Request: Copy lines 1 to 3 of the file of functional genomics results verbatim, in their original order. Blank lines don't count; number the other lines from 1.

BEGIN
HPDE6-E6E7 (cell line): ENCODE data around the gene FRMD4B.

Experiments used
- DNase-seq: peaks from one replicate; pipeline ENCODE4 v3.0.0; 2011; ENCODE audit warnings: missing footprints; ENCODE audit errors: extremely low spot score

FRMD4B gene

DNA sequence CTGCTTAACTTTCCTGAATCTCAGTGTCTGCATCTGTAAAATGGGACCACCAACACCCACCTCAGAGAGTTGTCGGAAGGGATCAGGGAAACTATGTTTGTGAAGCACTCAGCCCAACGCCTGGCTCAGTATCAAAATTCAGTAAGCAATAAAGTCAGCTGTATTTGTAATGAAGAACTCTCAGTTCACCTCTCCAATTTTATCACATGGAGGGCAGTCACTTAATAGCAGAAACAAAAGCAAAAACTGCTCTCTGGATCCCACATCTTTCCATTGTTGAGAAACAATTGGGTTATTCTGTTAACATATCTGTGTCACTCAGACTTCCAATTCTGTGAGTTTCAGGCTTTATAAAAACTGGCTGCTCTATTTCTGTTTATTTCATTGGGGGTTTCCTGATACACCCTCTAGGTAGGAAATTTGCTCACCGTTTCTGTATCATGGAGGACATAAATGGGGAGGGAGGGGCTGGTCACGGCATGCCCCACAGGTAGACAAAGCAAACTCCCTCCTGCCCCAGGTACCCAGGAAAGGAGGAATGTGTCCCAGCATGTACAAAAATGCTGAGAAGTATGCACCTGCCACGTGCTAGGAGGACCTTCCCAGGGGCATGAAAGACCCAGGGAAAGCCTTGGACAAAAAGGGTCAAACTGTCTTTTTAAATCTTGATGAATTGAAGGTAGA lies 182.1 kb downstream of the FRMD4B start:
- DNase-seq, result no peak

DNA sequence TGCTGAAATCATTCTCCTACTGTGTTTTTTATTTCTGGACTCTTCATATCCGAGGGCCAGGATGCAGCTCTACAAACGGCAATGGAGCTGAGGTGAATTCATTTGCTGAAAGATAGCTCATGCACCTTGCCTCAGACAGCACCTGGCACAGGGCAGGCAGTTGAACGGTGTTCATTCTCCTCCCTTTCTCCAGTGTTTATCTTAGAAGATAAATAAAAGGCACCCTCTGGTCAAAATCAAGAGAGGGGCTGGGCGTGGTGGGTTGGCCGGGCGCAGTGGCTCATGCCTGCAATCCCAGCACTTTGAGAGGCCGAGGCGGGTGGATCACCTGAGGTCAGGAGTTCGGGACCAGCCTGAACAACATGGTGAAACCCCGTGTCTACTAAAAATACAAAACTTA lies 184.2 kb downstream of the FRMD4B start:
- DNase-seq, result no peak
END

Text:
HPDE6-E6E7 (cell line): ENCODE data around the gene FRMD4B.

Experiments used
- DNase-seq: peaks from one replicate; pipeline ENCODE4 v3.0.0; 2011; ENCODE audit warnings: missing footprints; ENCODE audit errors: extremely low spot score